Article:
Second, Savery argues that there was insufficient evidence to convict him of lewd and lascivious behavior. Unlike Savery's sufficiency of the evidence claim regarding his rape and aggravated criminal sodomy convictions, Savery did not raise his claim that there was insufficient evidence to convict him of lewd and lascivious behavior on direct appeal. Nonetheless, to merit consideration, Savery must show that exceptional circumstances—meaning "unusual events or intervening changes in the law"—prevented him from raising this claim of trial error in his direct appeal. State v. Kelly, 291 Kan. 868, 872, 248 P.3d 1282 (2011). Savery alleges no exceptional circumstances that would explain his failure to bring this claim on direct appeal, and he makes no colorable claim of actual innocence. Thus, the district court properly denied Savery's claim as successive.

Third, Savery argues that the State introduced false evidence at his trial. Again, this is a claim of trial error that could have been raised on direct appeal, and Savery offers no exceptional circumstances explaining his failure to do so. Furthermore, as explained by the district court in its ruling, this issue is irrelevant because all of the statements that Savery now alleges are false were shown to be false at trial. Specifically, on direct examination, the victim admitted that she lied to her mother about being intoxicated and where she had been when the crime occurred; on cross-examination, the victim also admitted that she was intoxicated on the night of the incident and had consumed eight pills she believed were oxycontin. Thus, even if Savery could raise this claim of trial error in his K.S.A. 60-1507 motion, it is unfounded and unsupported by the record.

Finally, Savery argues prosecutorial error because the State in closing argument stated that it had biological evidence, including semen, from Savery. Again, this claim of trial error could have been raised on direct appeal, and Savery offers no exceptional circumstances explaining his failure to do so. Also, a review of the record shows that this claim is unfounded. The prosecutor did not state in closing argument that there was biological evidence, including semen, from Savery; instead, this statement was made to the district court at a pretrial hearing. The evidence presented at trial actually established that none of Savery's semen was ever found on any evidence presented at trial.

Ineffective assistance of counsel

Although mere trial errors must be corrected on direct appeal, trial errors affecting constitutional rights may be raised for the first time in a K.S.A. 60-1507 motion so long as exceptional circumstances excuse the movant's failure to appeal. Supreme Court Rule 183(c)(3). Exceptional circumstances can include claims of ineffective assistance of counsel. Rowland v. State, 289 Kan. 1076, 1087, 219 P.3d 1212 (2009). Savery argues that his trial counsel was ineffective because his counsel (1) failed to advocate on his behalf; (2) failed to present rebuttal evidence; (3) failed to request an independent DNA test; and (4) failed to request a polygraph examination of himself and the victim.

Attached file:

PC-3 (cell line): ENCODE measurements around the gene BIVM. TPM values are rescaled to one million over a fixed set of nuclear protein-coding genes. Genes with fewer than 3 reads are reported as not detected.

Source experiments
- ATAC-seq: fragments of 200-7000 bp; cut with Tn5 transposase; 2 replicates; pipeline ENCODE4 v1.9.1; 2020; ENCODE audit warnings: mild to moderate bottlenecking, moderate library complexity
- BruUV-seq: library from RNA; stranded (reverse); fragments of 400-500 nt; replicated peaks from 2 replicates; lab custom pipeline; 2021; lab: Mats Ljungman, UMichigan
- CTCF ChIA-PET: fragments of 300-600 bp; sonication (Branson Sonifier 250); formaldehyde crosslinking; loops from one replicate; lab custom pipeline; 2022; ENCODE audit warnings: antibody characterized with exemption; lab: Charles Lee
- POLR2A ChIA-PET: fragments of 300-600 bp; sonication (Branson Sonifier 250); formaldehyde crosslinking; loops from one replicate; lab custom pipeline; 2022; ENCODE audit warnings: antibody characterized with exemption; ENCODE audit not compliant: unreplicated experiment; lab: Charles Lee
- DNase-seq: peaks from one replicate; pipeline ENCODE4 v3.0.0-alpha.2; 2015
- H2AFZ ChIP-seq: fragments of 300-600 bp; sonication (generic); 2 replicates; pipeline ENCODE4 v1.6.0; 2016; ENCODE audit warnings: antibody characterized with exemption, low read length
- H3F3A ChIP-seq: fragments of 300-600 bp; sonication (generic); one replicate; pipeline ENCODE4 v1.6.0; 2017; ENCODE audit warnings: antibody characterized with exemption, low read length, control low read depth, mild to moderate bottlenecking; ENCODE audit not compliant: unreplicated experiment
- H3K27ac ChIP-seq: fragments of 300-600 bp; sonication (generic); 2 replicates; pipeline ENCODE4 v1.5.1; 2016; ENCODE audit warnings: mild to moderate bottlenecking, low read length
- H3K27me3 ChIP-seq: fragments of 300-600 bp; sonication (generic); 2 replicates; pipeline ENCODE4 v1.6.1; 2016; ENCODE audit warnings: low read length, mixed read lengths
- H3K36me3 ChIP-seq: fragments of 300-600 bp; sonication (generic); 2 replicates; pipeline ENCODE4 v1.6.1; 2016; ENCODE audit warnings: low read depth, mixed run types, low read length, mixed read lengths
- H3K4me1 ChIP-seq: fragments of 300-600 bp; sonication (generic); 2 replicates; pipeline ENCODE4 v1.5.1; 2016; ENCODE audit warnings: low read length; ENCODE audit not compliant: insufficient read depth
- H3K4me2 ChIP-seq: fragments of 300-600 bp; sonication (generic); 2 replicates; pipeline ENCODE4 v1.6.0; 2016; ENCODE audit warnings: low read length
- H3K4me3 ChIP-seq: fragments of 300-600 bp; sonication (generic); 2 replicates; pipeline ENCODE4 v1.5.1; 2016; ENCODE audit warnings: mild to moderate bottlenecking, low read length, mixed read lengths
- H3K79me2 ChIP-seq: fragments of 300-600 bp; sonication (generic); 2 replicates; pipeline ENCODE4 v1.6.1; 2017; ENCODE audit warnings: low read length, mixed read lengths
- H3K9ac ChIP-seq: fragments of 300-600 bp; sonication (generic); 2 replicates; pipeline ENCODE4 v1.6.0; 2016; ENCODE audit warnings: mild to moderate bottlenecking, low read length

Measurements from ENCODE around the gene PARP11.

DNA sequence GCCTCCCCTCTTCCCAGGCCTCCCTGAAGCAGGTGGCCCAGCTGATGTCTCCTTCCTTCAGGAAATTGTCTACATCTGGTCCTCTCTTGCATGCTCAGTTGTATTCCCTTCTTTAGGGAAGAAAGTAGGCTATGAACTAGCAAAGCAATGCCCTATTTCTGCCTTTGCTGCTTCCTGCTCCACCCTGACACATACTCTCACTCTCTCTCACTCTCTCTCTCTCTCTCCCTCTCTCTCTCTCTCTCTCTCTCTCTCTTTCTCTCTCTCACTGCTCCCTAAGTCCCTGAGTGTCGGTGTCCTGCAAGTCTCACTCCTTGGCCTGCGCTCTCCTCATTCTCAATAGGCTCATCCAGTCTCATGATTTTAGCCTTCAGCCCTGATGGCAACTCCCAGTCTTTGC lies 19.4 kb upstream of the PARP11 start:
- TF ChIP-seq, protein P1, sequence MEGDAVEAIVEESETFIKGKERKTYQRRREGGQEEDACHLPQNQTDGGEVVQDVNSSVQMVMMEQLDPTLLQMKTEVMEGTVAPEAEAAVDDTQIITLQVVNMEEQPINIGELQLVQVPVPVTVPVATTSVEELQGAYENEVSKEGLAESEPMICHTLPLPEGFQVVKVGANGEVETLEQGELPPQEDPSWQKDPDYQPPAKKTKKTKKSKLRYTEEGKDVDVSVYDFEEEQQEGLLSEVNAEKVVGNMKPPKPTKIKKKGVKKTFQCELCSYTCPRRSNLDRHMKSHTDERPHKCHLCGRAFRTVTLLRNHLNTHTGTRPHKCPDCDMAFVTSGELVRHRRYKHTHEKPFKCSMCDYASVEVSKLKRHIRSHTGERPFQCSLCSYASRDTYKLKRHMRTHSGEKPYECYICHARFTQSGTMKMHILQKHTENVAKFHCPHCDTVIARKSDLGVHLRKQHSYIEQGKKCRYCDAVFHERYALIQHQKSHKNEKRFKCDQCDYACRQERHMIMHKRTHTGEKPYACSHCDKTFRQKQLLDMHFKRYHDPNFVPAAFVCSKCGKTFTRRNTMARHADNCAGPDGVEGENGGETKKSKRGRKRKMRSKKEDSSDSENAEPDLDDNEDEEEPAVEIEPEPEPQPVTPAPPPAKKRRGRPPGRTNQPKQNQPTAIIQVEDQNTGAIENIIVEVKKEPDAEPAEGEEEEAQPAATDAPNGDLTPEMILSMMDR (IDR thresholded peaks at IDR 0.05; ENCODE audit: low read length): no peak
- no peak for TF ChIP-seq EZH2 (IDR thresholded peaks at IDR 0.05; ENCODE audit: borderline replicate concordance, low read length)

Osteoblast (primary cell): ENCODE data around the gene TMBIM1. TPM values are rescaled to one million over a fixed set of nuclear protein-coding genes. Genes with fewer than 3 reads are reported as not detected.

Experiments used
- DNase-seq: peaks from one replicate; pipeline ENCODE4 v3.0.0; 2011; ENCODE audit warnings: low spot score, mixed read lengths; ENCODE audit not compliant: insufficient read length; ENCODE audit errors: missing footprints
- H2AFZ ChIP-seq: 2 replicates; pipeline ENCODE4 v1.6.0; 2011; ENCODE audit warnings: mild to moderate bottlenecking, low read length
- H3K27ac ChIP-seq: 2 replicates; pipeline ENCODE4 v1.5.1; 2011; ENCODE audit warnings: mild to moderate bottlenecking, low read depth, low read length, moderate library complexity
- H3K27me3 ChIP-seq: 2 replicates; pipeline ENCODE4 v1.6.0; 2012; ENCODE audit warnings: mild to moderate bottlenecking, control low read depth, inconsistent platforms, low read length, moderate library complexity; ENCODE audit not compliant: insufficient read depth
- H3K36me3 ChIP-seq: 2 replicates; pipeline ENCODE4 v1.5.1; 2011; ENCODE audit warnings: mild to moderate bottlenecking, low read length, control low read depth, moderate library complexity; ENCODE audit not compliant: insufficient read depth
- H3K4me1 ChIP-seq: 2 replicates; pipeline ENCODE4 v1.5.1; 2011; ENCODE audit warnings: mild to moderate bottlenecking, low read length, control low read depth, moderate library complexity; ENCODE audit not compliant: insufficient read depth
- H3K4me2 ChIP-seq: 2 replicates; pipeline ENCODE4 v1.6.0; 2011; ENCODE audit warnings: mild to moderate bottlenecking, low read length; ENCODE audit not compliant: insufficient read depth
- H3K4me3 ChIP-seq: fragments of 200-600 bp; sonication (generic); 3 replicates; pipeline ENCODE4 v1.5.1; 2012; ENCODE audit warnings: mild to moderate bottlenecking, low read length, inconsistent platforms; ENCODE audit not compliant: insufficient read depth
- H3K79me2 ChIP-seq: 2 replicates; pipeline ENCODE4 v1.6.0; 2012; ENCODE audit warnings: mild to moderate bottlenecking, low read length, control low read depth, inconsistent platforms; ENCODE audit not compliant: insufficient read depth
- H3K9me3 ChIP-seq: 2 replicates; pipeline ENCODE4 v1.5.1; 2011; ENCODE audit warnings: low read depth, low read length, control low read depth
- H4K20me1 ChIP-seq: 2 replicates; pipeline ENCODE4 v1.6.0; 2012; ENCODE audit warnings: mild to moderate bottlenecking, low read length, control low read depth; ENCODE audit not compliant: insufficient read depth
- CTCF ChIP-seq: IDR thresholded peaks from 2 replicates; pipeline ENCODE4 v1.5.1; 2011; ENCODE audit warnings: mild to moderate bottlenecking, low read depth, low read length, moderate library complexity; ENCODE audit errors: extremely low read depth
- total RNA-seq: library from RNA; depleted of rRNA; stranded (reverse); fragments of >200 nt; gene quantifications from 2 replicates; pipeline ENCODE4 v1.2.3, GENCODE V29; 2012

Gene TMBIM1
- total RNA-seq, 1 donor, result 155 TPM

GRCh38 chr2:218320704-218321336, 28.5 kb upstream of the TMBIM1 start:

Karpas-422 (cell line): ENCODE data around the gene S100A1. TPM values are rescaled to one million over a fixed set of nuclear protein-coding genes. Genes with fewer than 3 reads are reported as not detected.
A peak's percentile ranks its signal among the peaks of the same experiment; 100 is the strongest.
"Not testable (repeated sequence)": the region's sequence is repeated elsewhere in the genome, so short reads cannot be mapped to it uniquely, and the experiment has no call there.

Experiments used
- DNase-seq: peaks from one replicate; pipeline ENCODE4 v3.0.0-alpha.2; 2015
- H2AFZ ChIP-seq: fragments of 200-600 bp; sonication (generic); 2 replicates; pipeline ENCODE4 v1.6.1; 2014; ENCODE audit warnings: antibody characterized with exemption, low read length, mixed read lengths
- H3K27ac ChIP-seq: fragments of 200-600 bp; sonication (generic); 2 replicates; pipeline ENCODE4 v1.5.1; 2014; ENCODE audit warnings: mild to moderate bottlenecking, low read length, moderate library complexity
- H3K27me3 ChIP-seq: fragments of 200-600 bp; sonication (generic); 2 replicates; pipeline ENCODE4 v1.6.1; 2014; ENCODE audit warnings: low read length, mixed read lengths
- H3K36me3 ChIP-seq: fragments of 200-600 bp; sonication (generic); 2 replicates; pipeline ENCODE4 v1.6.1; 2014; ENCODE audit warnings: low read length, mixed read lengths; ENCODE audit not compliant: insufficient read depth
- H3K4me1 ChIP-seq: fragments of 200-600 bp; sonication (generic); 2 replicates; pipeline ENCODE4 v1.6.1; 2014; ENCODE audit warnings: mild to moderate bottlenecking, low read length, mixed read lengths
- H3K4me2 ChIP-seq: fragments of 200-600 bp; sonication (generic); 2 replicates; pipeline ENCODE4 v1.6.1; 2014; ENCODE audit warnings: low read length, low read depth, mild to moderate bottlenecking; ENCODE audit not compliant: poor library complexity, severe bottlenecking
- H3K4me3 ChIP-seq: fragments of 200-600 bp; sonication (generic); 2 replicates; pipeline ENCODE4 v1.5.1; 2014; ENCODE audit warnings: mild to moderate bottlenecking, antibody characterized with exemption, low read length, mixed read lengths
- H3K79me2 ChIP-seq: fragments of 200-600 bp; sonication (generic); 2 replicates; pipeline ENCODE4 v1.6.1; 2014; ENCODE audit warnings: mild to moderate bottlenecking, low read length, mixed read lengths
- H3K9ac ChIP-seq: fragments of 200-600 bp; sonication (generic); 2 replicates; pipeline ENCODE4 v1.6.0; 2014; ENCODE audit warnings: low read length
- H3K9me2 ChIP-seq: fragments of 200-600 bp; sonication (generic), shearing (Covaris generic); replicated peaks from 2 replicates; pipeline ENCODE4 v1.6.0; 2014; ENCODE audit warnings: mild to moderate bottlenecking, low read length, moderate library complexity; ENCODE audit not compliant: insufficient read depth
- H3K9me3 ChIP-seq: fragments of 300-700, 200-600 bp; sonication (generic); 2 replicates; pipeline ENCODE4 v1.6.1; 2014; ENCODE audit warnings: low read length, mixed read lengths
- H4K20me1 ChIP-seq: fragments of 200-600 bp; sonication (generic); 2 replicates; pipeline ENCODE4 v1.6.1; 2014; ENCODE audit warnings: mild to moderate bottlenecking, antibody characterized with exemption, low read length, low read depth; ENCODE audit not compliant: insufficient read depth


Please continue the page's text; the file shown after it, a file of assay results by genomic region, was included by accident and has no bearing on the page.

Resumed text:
To succeed on his claim of ineffective assistance of counsel, Savery must establish (1) that counsel's performance, when considered under the totality of the circumstances, fell below an objective standard of reasonableness and (2) that Savery was prejudiced because there is a reasonable probability that the jury would have reached a different result absent counsel's deficient performance. Sola-Morales, 300 Kan. at 882; Trotter v. State, 288 Kan. 112, 128, 200 P.3d 1236 (2009).

None of Savery's claims of ineffective assistance of counsel entitle him to any relief. First, Savery simply contends that trial counsel was ineffective for failing to advocate for him, but he fails to provide any more information or explain the basis of this claim. "Where a movant makes only conclusory allegations and fails to establish a reasonable probability that, but for counsel's errors, a different result would have been achieved, a district court does not err in denying a K.S.A. 60-1507 motion for ineffective assistance of counsel." Edgar v. State, 294 Kan. 828, Syl. ¶ 5, 283 P.3d 152 (2012).

Next, Savery argues that trial counsel failed to present rebuttal evidence; but, as noted by the district court in its ruling, this argument is factually incorrect. Trial counsel did present evidence at trial following the State's case-in-chief; specifically, trial counsel called Savery's son as a witness and Savery testified on his own behalf. The State did not present rebuttal evidence following Savery's case-in-chief.

Next, Savery claims his trial counsel was ineffective because his counsel failed to request an independent DNA test. This argument is unpersuasive. The State's case against Savery was not based on DNA. The record reveals a complete absence of any evidence that Savery's DNA was present; thus, there was no reason for trial counsel to request an independent DNA test, as the test was favorable to Savery.

Finally, Savery claims his trial counsel was ineffective because counsel failed to request a polygraph of Savery and the victim. This argument is without merit because evidence of polygraph examinations are not admissible at trial. State v. Shively, 268 Kan. 573, 579, 999 P.2d 952 (2000). Thus, Savery cannot establish that trial counsel's failure to obtain a polygraph examination fell below an objective standard of reasonableness, nor can Savery show that the result at trial would have been different had counsel obtained a polygraph examination of Savery and the victim.

In sum, we agree with the district court that the motion, files, and records of this case conclusively show that Savery is entitled to no relief based on the claims he made in his K.S.A. 60-1507 motion. Thus, we conclude the district court did not err in summarily denying Savery's motion.

Affirmed.